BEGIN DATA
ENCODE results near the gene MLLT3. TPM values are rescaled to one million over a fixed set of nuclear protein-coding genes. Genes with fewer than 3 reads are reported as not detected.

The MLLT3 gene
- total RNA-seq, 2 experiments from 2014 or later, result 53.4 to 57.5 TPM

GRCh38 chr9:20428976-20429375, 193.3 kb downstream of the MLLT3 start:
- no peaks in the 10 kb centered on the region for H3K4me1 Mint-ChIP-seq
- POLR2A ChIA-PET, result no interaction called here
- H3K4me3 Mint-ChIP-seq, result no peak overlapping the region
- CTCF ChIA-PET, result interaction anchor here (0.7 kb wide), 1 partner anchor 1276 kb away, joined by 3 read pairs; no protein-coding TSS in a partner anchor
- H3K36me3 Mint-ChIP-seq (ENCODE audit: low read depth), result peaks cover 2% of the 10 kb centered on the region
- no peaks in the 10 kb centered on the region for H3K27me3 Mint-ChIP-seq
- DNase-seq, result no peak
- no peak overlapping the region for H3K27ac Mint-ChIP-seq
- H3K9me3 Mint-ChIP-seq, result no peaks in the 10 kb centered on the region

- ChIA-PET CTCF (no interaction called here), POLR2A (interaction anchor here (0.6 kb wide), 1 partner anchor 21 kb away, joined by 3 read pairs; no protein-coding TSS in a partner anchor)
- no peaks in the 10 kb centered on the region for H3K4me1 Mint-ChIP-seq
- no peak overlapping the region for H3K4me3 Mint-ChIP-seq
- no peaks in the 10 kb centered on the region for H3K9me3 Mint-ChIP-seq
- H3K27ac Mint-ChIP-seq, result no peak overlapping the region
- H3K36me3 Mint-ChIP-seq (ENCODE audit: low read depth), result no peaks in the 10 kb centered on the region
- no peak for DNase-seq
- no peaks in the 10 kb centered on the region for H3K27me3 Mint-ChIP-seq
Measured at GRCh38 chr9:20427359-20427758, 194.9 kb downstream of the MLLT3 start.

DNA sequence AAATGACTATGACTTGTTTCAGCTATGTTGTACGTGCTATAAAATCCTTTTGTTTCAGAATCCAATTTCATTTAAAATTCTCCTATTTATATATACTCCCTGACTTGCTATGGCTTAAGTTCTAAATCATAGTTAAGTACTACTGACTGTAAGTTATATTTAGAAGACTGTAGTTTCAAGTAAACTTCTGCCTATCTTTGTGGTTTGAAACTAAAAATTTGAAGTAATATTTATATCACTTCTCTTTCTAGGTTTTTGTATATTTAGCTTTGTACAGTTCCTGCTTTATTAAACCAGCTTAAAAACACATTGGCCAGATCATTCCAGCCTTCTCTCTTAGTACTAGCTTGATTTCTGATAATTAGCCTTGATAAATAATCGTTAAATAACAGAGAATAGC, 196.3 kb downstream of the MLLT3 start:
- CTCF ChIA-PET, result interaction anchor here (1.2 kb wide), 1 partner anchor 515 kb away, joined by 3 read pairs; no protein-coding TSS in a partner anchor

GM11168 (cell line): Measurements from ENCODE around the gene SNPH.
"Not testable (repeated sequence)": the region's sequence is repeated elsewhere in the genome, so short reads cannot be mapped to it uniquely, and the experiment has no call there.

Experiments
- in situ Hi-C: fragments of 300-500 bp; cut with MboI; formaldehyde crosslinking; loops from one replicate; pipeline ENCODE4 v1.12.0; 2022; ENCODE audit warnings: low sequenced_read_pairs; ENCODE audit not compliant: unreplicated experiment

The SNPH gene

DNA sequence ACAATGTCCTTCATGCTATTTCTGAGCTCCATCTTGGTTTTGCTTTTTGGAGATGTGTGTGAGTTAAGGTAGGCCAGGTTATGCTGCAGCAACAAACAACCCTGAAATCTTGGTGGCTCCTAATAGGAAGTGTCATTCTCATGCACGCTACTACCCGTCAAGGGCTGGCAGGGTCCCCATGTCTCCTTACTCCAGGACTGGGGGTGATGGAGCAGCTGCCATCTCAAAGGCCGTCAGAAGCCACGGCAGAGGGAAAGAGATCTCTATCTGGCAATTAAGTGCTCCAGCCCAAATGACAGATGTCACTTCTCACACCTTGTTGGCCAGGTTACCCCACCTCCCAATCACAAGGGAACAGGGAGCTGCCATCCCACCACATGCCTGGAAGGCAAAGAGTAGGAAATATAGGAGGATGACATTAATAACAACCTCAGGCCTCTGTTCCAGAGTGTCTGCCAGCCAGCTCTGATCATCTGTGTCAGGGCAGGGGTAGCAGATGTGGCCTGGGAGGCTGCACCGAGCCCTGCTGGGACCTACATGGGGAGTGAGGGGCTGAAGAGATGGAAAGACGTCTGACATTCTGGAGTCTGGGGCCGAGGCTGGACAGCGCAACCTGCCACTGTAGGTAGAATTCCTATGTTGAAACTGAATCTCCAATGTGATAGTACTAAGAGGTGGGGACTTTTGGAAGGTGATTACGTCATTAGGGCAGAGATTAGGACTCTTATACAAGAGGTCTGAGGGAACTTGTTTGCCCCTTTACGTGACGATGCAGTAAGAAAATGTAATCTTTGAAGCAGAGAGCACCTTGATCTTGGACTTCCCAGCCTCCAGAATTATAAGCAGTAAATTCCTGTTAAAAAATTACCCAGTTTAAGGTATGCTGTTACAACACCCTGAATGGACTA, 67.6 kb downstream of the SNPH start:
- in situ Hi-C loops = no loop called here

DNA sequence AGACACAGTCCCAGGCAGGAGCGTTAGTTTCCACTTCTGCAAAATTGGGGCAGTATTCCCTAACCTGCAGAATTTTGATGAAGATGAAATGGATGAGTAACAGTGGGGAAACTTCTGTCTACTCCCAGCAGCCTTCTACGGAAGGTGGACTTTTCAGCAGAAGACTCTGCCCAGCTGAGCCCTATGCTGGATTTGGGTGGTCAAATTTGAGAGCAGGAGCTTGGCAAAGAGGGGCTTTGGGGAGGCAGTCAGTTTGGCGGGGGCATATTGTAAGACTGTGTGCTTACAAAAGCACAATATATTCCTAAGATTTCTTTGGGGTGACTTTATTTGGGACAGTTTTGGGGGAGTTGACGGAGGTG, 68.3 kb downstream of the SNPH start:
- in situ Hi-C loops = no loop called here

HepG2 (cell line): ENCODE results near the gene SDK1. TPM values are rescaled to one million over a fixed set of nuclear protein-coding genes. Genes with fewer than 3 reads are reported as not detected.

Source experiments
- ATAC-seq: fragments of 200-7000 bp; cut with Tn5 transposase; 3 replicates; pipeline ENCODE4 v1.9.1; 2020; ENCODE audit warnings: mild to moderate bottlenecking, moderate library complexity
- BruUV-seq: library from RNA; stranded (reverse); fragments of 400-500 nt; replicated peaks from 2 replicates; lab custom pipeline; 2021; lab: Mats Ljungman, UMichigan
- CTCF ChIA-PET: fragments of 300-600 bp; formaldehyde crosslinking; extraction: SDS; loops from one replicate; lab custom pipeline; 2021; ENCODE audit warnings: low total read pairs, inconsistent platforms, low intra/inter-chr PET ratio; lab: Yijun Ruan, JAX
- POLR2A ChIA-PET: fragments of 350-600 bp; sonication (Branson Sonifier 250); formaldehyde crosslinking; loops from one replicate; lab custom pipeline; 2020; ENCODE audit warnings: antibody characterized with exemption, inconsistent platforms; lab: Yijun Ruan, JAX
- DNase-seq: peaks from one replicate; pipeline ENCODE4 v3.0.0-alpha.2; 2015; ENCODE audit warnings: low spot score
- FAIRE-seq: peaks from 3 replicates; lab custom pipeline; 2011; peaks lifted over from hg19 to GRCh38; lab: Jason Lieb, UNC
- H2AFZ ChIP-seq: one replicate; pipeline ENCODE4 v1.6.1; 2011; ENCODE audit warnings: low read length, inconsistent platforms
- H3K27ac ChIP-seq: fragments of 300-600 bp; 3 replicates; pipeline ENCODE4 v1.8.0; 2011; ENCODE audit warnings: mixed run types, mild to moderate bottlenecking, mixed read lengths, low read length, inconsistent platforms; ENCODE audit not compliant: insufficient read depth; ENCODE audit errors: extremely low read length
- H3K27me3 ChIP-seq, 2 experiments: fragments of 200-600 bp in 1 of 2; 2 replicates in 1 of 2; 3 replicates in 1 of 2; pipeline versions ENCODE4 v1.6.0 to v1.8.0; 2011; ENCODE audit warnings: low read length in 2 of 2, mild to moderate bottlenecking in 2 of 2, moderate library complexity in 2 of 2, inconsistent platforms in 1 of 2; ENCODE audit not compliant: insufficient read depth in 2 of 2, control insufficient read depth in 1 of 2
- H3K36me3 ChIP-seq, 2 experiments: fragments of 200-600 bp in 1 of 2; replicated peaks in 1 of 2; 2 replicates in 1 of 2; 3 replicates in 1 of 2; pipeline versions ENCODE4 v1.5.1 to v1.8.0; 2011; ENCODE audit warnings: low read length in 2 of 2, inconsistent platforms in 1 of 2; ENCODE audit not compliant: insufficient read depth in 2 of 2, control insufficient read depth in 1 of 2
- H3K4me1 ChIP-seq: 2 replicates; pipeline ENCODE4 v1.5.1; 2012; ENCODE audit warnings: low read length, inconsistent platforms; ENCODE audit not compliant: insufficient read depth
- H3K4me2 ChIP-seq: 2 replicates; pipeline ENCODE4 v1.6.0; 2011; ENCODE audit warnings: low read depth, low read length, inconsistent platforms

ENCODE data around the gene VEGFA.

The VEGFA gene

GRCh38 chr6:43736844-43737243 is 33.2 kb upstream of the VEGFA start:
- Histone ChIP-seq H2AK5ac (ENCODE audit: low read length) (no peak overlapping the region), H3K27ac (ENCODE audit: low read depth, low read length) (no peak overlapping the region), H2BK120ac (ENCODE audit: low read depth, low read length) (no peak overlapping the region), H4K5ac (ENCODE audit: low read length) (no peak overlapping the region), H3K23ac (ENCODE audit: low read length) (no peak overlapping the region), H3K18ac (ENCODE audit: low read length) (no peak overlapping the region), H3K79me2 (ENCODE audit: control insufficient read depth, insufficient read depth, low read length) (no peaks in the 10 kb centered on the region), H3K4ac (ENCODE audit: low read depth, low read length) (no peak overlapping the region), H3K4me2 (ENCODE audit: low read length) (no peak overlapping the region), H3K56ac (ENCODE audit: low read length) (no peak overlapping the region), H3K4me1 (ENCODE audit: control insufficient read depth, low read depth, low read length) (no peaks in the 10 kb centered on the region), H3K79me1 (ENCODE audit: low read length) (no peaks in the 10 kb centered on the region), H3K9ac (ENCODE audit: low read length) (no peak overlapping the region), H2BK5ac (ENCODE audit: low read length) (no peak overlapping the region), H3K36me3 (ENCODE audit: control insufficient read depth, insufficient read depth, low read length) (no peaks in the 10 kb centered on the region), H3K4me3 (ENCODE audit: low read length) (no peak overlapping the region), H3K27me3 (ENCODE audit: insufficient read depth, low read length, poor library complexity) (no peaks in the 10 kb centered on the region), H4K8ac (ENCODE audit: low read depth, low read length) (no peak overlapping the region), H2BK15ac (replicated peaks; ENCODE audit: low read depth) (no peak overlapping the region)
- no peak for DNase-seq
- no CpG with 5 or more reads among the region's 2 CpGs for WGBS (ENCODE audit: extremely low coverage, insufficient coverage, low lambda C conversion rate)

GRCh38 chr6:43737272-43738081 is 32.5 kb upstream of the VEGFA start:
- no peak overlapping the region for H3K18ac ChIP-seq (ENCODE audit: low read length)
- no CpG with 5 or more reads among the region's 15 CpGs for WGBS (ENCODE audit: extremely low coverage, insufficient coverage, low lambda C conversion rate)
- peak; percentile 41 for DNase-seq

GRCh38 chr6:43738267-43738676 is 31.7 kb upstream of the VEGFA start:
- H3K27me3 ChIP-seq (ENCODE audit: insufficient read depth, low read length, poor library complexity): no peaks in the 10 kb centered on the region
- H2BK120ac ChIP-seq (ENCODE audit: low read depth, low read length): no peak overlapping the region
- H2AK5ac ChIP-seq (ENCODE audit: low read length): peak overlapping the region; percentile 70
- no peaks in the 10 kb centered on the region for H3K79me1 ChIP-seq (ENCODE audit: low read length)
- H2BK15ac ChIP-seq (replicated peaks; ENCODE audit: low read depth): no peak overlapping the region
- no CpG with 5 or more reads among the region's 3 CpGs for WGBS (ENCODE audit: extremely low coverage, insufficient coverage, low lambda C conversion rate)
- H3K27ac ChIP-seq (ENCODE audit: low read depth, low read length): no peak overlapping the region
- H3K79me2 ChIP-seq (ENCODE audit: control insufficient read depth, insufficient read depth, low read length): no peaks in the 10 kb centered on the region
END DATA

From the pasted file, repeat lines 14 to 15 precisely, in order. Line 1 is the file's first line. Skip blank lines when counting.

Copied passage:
- ChIA-PET CTCF (no interaction called here), POLR2A (interaction anchor here (0.6 kb wide), 1 partner anchor 21 kb away, joined by 3 read pairs; no protein-coding TSS in a partner anchor)
- no peaks in the 10 kb centered on the region for H3K4me1 Mint-ChIP-seq